Giant's Causeway (East View)

Artist(s) : James Howard Burgess (Draughtsman)

East view of the Giant's Causeway, descending into the sea from left to right.
Breakers and a stormy sky accentuate the wildness of the scene.

Inscribed in Image

  • Signature – Drawn by J. H. Burgess. Pub[lishe]d by M. Ward, Belfast
  • Caption outside of boundaries of image – Giants Causeway. (East View.)

Image Details

Genre Landscape
Technique Etchings
Subject(s) Marines, Nature
Geographical Location
  • Giant's Causeway - Named locality
  • Antrim - County
  • Ulster - Province
Keywords(s) Beaches, Cliffs, Rock formations, Seas
Colour Monochrome
Dimensions 14.5 cm x 23 cm
Published / created 1853

Bibliographical Details

Travel Account Illustrations of the North of Ireland
Contributor(s)
Note Drawn by James Howard Burgess.
Print or manuscript Print
Location of image in copy p. 39
Source copy National Library of Ireland J 91411
Permalink
Rights Courtesy of the National Library of Ireland

Related text from travel account

ON looking around, the sensation of curiosity is combined with astonishment and delight. Before you is the Causeway, which consists of three piers or moles, denominated the Little, Middle, and Great, each jutting out into the sea, the greater mole being visible to the extent of upwards 300 yards at low water; the others not over half that distance. The annexed East View, gives a correct idea of the gradually diminishing line, from the upper part of the Causeway, to the extreme end, where it dips into the ocean and is, as it were, cut off by a mass of rock, quite different in its nature; between the Causeway and this rock, the water is upwards of ten fathoms deep. The rocks in the back ground are the Steucan (before mentioned), and in the front is that part called the Giant’s Loom, a colonnade of thirty-two feet in height, of basaltic pillars, one of which is composed of thirty-eight joints. Upon the side of the hill and distant in the West View is the Giants Organ, a magnificent colonade of pillars laid open, as it were, by a landslip, in the centre of the cliff, and reaching to the height of one hundred and twenty feet. Farther round towards the South, are the [“]Chimney tops,” three pillars, about forty feet in height, standing upon an isolated rock, some distance from the cliff, and deriving their name from having been mistaken by one of the ships of the Spanish Armada, whose crew during the night battered them, mistaking them for the chimney tops of Dunluce Castle. Much time may be agreeably spent in walking over the Causeway. The Guides will point out the singularities, and the different names of the places as settled by tradition, or later authority, and try to convince you that the different peculiarities of this neighbourhood, have been the manufacture of Giants, who originally designed them for their special use and accommodation. [p. 38]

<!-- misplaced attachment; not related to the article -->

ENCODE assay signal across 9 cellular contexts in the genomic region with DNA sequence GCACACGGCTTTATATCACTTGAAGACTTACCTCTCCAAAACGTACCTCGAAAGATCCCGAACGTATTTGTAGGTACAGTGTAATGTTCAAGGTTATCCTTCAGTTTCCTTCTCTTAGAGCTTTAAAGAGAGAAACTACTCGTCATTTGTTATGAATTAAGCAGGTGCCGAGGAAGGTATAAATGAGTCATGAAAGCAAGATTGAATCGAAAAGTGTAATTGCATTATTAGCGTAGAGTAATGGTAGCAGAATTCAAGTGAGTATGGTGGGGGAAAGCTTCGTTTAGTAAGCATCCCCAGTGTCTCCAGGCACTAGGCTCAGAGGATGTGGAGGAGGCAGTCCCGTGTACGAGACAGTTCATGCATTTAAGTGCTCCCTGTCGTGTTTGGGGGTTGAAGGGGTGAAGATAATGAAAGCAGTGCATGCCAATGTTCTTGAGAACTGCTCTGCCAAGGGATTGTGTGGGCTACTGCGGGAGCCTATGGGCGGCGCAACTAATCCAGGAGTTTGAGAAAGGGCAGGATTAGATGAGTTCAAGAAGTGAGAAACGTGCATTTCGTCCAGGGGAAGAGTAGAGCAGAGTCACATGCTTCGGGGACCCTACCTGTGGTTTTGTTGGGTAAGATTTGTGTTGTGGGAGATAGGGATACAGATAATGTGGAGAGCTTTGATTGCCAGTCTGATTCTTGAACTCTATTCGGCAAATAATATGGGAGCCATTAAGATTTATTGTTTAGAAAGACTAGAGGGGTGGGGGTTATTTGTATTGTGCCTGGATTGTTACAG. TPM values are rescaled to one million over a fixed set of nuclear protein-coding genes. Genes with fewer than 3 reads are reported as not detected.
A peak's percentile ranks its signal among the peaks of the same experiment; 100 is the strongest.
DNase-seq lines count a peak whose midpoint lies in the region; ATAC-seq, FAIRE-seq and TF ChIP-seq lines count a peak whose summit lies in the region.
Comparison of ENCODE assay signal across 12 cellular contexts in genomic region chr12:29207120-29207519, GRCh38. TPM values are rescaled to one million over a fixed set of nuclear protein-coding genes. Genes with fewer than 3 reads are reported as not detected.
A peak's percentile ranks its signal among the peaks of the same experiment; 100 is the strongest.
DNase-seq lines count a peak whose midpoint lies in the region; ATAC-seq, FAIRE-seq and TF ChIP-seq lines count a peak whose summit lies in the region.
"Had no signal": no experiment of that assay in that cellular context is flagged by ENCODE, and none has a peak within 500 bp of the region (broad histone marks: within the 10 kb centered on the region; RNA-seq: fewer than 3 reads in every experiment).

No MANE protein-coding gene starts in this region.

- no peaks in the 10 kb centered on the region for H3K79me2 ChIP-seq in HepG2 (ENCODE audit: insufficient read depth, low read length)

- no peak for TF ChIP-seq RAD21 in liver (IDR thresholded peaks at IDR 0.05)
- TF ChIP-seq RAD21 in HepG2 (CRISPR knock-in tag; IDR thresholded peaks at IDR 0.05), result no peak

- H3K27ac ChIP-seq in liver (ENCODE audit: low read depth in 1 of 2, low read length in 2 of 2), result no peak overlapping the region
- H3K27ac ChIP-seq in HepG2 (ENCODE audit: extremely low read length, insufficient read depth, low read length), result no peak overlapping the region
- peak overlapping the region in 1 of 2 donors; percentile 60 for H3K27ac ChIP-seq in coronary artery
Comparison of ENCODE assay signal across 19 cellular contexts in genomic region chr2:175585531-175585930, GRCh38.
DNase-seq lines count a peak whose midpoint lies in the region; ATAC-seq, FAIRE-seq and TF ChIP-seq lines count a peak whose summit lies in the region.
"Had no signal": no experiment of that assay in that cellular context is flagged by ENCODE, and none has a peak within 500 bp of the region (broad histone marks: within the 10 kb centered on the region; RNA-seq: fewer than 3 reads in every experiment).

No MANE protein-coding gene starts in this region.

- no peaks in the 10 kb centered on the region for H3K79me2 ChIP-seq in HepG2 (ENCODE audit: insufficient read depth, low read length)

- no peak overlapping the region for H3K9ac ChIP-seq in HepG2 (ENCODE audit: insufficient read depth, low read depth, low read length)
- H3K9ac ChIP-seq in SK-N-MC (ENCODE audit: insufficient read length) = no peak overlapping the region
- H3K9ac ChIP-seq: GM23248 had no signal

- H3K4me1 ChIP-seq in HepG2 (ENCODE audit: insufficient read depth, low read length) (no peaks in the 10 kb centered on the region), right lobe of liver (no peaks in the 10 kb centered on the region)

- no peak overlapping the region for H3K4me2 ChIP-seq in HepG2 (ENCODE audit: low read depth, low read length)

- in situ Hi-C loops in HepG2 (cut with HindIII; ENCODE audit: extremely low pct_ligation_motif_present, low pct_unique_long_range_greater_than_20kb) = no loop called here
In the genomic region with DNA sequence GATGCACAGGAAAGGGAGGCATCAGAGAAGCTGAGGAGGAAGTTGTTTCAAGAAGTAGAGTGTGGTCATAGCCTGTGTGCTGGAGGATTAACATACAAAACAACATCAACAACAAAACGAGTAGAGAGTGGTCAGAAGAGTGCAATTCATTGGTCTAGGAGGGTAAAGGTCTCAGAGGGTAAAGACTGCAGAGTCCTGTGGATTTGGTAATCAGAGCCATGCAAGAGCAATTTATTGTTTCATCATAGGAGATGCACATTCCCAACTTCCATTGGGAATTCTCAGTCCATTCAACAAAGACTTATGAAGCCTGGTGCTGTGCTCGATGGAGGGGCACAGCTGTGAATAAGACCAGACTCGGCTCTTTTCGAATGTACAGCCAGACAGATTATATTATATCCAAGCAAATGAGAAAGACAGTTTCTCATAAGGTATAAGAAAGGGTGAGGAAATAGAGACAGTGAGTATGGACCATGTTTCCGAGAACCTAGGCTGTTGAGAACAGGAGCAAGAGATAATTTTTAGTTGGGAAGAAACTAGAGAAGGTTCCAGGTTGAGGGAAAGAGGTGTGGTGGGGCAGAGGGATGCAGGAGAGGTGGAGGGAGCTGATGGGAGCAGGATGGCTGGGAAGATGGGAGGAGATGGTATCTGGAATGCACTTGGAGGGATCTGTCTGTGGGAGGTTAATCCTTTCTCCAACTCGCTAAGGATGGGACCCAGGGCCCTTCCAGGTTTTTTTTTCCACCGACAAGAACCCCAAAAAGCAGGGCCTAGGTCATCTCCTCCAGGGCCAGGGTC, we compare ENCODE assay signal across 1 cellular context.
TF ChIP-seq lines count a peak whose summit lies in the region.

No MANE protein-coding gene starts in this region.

Giant's Causeway (East View)